ELISABETTA ADAMI ELF and sign-making practices on YouTube: Between globalisation and specificities 235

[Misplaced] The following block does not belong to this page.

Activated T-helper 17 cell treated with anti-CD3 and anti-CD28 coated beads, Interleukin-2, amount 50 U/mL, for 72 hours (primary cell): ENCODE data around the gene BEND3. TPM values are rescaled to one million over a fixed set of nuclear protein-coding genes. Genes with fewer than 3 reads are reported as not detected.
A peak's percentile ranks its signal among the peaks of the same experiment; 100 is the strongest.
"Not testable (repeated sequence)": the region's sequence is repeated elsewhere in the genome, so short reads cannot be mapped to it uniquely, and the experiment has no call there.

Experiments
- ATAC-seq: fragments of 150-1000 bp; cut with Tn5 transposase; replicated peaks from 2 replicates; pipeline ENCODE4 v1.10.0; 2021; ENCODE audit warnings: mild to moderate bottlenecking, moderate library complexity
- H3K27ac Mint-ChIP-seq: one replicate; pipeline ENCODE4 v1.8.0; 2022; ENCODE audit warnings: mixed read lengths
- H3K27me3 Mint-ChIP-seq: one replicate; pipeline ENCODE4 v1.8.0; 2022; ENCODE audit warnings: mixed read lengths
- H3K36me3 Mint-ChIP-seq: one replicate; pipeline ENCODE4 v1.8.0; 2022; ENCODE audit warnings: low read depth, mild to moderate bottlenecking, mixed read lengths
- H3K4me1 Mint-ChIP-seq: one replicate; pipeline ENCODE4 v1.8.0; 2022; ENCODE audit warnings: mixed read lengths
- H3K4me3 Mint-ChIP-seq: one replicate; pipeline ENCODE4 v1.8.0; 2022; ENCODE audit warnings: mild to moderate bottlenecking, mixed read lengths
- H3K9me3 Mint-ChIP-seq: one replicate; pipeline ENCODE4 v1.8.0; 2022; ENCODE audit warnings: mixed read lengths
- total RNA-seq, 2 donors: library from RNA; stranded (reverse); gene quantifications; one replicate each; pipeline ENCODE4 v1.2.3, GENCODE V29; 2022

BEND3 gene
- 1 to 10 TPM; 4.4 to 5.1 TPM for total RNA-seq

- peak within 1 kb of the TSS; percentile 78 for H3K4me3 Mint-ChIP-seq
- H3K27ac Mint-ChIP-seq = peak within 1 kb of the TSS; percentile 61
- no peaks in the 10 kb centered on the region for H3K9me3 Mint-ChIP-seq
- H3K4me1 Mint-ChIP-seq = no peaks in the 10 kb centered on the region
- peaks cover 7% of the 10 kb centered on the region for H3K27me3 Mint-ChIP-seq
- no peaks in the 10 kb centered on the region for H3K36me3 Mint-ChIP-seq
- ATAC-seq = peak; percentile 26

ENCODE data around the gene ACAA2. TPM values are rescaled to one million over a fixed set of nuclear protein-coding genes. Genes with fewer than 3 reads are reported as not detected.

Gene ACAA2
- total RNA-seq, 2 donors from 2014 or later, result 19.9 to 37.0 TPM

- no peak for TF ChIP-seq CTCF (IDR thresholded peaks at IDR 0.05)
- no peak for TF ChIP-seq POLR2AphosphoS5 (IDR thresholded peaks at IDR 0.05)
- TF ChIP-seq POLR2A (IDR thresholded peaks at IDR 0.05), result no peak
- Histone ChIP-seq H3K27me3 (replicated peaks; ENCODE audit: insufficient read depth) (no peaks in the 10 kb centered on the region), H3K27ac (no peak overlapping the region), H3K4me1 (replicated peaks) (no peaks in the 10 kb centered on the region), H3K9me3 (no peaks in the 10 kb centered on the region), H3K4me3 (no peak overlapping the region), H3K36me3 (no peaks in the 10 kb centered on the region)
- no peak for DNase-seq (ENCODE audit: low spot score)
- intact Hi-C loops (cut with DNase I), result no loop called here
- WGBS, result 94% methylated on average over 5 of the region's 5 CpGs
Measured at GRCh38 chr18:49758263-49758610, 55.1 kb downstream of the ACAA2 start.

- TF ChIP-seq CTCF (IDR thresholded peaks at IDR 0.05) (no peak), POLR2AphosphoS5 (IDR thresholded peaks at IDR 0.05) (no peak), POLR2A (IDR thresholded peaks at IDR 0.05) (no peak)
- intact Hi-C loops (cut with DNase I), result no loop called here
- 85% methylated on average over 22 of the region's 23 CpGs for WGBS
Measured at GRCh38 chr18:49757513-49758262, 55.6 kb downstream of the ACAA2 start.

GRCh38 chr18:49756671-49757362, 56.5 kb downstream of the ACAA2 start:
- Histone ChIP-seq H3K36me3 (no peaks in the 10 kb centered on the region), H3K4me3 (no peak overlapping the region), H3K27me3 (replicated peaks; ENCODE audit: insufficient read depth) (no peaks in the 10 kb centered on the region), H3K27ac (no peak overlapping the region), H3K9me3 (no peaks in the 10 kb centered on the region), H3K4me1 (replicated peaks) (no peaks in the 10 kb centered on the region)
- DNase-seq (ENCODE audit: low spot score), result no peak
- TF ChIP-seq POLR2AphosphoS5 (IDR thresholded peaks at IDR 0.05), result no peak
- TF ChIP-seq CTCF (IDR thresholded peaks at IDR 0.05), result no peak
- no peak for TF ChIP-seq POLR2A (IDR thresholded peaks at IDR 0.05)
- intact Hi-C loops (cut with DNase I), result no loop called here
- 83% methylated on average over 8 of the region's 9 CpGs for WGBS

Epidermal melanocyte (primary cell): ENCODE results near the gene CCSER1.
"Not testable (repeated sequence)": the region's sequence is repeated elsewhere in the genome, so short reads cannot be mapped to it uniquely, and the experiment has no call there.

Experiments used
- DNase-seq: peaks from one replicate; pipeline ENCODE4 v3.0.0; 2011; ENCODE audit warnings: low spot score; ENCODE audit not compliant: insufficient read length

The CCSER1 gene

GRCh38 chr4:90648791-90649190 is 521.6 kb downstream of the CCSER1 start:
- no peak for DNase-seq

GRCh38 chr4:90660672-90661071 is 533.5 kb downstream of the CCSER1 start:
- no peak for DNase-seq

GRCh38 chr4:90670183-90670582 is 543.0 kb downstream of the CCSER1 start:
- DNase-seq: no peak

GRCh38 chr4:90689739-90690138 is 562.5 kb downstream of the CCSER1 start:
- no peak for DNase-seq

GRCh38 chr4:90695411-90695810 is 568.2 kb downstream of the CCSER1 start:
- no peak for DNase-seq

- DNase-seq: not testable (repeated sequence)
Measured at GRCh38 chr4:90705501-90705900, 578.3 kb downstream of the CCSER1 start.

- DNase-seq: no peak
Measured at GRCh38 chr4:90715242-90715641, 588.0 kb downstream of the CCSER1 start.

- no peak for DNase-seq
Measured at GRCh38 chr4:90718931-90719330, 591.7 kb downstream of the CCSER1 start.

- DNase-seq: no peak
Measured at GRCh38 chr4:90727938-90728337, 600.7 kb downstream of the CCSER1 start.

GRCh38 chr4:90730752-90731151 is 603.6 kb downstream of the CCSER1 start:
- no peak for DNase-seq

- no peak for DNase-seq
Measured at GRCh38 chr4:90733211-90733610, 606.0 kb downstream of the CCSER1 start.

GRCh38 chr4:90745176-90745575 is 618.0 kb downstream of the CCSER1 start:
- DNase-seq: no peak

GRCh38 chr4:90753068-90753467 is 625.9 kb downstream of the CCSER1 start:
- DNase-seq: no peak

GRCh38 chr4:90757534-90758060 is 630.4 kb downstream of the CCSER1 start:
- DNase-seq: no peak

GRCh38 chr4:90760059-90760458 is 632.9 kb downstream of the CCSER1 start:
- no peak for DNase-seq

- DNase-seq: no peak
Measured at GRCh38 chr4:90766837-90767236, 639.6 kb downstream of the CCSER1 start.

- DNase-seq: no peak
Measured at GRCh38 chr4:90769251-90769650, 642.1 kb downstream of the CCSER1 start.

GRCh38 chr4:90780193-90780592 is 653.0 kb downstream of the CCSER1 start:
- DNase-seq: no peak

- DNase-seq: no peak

235 ELISABETTA ADAMI ELF and sign-making practices on YouTube: Between globalisation and specificities 1. Introduction As is well-known, the leading video-sharing website YouTube gives easy access to cross-boundary communication. Furthermore, the re- cently introduced ‘video-response’ option enables videobloggers to inter- act through videos addressing one another, thus building communica- tion threads made of videos. Understandably, English is the privileged language in these international video threads; yet language is only part of a wide and diversified range of resources employed in video-inter- action, since gestures, facial expressions, sound and music, animations, drawings, photos, and filmed images can all be deployed in videos. Stemming from the idea that international communication is enabled by shared semiotic practices which include, but are not lim- ited to, the use of a lingua franca based on English (Jenkins, 2000, 2003; Seidlhofer, 2001), the present chapter carries out a multimodal analysis (Kress / van Leeuwen, 2006) on one of the largest video threads currently on YouTube. By endorsing a social semiotic per- spective (Hodge / Kress, 1988), the analysis investigates: 1. how cultural specificities and differences are communicated worldwide by means of shared resources – language included – and, 2. how signs – spread ‘globally’ from prestigious centres – are developed specifically in a given semiotic space1. 1 In spite of the many discourses on a ‘YouTube community’ often endorsed by the participants in video-interaction, here the terms ‘(semiotic) space’ (Gee, 2005) and ‘network’ (Wellman / Berkowitz, 1988) are preferred to ‘commu- 236 Within this broad aim, the analysis also discusses...
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